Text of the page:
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Nonparametric Estimation of Cumulative cause Specific Reversed Hazard Rates under Masked Causes of Failure

Copyright: © 2016 Sankaran PG. This is an open-access article distributed under the terms of the Creative Commons Attribution License, which permits unrestricted use, distribution, and reproduction in any medium, provided the original author and source are credited.

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Abstract

In the analysis of competing risks data, it is common that the exact cause of failure for certain study subjects is missing. This problem of missing failure type may be due to inadequacy in the diagnostic mechanism or reluctance to report the exact cause of failure. In the present paper, we consider the nonparametric estimation of cumulative cause specific reversed hazard rates for left censored competing risks data under masked causes of failure. We first develop maximum likelihood estimators of cumulative cause specific reversed hazard rates. We then consider the least squares type estimators for cumulative cause specific reversed hazard rates, when the information about the conditional probability of exact failure type given a set of possible failure types is available. Simulation studies are conducted to assess the performance of the proposed estimators. We illustrate the applicability of the proposed methods using a data set.

Keywords: Cause specific reversed hazard rates; Masked causes of failure; Weighted least squares estimation; Nonparametric estimation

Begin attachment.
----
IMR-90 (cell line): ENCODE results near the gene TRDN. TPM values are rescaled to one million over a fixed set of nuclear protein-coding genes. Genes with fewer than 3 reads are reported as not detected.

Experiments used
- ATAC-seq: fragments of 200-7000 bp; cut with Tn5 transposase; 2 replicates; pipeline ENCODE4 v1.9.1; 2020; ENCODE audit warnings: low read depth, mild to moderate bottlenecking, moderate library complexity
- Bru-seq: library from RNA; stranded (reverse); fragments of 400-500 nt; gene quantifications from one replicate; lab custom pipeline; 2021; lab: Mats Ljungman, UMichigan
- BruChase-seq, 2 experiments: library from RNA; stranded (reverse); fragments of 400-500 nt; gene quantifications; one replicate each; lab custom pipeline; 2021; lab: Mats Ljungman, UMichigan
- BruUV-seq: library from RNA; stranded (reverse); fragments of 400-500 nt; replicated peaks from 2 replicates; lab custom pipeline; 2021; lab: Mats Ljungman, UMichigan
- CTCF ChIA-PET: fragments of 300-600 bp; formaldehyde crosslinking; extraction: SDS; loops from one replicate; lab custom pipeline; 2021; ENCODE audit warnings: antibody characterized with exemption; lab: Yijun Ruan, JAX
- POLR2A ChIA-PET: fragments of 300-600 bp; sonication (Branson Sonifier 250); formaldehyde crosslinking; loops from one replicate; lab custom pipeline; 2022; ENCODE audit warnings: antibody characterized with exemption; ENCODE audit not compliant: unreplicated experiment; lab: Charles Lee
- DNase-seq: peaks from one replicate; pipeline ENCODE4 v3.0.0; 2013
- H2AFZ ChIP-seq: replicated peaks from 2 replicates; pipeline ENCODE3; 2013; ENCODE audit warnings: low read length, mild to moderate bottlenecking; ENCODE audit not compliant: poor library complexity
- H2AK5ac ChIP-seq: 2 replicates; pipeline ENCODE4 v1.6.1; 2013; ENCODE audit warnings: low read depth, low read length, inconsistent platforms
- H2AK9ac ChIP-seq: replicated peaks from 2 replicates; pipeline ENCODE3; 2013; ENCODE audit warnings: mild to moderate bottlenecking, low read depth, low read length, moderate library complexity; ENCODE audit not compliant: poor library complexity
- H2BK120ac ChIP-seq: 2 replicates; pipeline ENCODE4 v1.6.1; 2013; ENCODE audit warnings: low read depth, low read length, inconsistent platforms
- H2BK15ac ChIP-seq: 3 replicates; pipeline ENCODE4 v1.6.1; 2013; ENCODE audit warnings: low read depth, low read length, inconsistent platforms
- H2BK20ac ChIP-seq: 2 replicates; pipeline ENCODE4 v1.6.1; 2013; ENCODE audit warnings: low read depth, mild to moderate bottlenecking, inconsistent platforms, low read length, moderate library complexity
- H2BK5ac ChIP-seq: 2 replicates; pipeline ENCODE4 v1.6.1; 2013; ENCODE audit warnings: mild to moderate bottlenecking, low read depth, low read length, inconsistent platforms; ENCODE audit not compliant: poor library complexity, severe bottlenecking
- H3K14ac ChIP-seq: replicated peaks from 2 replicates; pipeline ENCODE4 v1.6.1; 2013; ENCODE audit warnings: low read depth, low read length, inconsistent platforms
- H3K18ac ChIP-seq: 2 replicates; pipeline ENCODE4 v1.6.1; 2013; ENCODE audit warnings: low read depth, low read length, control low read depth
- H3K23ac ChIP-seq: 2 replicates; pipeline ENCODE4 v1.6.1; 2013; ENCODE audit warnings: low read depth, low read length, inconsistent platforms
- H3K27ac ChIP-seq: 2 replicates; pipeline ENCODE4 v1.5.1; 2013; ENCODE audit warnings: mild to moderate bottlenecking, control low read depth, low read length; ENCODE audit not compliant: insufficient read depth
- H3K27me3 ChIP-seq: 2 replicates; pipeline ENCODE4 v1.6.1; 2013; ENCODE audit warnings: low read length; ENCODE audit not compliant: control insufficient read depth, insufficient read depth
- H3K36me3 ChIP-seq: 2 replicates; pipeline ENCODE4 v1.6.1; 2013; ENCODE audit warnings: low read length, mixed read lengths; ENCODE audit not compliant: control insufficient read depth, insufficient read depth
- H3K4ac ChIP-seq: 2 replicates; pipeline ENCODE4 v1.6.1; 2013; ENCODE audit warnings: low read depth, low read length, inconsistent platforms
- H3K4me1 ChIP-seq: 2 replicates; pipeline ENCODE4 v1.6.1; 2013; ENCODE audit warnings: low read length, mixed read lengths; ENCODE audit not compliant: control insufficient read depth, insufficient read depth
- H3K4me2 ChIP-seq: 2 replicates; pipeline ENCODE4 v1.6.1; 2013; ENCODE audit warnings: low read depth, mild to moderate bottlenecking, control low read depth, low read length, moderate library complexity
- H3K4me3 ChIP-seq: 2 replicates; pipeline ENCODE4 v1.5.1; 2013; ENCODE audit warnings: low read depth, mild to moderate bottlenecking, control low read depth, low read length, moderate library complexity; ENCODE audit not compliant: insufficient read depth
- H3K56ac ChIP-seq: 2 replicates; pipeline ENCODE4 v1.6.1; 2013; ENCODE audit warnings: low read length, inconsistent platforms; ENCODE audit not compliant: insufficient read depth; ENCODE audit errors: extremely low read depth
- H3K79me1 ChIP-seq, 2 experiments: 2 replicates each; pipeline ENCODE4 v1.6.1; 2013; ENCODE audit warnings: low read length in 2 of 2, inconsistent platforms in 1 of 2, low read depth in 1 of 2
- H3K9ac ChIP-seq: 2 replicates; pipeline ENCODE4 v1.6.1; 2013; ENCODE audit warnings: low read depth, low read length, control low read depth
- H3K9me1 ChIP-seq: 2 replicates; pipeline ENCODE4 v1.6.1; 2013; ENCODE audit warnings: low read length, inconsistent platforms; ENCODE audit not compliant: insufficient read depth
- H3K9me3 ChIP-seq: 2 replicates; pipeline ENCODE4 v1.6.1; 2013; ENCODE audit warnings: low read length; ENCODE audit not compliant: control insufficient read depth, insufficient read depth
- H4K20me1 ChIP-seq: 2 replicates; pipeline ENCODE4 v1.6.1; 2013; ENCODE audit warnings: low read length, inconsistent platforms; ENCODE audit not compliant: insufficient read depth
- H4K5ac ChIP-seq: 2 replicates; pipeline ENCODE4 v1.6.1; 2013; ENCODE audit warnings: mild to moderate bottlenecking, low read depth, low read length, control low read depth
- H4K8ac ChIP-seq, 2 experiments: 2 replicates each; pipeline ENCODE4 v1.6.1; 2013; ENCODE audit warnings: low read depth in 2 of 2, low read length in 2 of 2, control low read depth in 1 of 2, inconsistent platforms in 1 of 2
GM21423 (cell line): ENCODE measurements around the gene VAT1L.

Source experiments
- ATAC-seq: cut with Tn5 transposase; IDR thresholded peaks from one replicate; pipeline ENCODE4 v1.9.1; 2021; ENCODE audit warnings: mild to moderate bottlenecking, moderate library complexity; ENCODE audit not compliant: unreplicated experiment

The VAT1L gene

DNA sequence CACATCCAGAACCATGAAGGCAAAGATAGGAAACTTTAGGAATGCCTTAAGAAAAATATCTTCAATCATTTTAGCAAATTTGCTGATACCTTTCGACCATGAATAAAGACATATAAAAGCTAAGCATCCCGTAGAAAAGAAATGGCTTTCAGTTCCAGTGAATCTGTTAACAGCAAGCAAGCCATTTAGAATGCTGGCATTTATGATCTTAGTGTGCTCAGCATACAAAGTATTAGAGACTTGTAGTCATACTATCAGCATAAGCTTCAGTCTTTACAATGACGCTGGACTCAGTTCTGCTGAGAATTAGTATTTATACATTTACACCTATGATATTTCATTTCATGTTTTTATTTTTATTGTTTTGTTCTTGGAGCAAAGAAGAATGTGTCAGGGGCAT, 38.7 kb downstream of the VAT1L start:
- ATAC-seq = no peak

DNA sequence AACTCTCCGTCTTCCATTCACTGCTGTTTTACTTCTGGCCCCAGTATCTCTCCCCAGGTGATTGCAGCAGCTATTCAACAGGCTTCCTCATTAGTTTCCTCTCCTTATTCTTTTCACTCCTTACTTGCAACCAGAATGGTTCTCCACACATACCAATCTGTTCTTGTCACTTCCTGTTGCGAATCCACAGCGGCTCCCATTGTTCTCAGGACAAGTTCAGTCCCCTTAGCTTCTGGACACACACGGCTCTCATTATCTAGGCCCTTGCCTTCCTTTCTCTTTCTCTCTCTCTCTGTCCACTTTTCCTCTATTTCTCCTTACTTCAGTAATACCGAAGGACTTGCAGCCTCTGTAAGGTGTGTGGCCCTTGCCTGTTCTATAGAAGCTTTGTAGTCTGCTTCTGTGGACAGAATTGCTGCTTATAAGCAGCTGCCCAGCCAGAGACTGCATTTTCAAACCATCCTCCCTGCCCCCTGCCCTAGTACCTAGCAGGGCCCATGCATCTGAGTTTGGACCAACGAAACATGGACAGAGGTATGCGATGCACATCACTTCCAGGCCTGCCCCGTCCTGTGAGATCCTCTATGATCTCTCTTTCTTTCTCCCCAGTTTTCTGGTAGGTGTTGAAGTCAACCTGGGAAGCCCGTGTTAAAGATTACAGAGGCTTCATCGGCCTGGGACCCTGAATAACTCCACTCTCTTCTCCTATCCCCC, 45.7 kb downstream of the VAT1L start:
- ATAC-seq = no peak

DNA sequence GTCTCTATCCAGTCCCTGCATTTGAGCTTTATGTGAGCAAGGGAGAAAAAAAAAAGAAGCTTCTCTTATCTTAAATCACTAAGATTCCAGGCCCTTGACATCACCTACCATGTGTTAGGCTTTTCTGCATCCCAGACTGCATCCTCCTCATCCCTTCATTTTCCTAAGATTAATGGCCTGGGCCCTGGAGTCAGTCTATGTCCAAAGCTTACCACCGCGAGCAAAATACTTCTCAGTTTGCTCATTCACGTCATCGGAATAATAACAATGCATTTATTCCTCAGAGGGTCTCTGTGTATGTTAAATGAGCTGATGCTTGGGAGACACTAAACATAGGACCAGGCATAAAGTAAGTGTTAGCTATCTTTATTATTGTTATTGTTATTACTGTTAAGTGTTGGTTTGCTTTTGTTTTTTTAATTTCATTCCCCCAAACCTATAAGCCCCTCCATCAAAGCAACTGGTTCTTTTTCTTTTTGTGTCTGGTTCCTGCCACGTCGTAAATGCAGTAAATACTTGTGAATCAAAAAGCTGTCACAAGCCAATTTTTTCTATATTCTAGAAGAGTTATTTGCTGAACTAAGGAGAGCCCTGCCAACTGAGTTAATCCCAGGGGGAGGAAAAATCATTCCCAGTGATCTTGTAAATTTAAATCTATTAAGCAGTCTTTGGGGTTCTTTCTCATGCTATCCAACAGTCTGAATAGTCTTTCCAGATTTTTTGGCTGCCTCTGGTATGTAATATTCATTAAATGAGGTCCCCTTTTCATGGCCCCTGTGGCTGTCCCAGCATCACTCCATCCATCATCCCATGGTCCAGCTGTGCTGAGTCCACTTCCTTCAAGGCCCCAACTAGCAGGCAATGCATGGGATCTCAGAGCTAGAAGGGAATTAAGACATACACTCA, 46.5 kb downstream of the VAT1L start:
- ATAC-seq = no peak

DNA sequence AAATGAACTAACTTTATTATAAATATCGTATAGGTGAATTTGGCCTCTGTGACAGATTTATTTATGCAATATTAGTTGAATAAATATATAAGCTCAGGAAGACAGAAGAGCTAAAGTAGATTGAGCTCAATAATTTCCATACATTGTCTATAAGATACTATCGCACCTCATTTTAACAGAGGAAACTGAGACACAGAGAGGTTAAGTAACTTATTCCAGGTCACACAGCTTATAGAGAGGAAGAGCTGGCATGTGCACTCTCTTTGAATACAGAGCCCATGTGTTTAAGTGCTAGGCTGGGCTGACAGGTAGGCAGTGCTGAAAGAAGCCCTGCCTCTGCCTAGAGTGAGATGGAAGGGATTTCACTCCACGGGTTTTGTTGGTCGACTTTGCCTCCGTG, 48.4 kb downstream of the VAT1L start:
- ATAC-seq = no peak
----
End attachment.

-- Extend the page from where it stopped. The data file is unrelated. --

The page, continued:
Introduction

In survival studies, the failure (death) of subjects may be attributed to one of several causes or types, known as competing risks. In such situations, the subject is exposed to two or more causes of failure, but its eventual death can be due to exactly one of these causes of failure. In this context, for each subject, we observe a random vector (T, J) where T denotes (possibly censored) survival time and J represents cause of death (exactly one of k possible causes). J takes on values in the set {1, 2, ..., k}. Modeling and analysis of such competing risks data under right censoring are usually carried out using cause specific hazard rates λj (t) defined by,

For various properties of λj (t), [1-3].

There are situations in the analysis of competing risks data where the exact cause of failure for certain subjects is missing. For example, due to inadequacy in the diagnostic mechanism, the experimentalists quite often are uncertain about the true failure type or are reluctance to report any specific value of J for some objects. Dinse was among the first to discuss the uncertainty in the information on failure types while estimating survival due to different failure types [4]. In such contexts, information on failure type is either completely available or not available at all. This problem with two failure types was studied subsequently by Miyakawa (1984), Racine - Poon and Hoel (1984), Lo (1991), Mukerjee and Wang (1993), Goetghebuer and Ryan (1990, 1995), Dewanji (1992) and Lu and Tsiatis (2001) [5-12]. Flehinger, et al. (1998) have considered a general pattern of missing failure types for the purpose of estimating survival due to different types, with the strong assumption of proportional hazards due to different types [13]. Flehinger, et al. (1998) emphasized on the parametric modelling with more general case, where the competing risks are not assumed to have proportional hazard functions [14]. Later Dewanji and Sengupta (2003) developed nonparametric maximum likelihood estimator for λj (t) with missing at random assumption and also proposed a nonparametric estimator for cumulative cause specific hazard rates using counting process approach [15]. Recently, Sen, et al. proposed a semiparametric Bayesian approach for analyzing competing risks survival data with masked cause of death [16]. Hyun, et al. developed a semiparametric proportional hazards model for the cause specific hazard function in the analysis of competing risks data with missing cause of failure [17-20].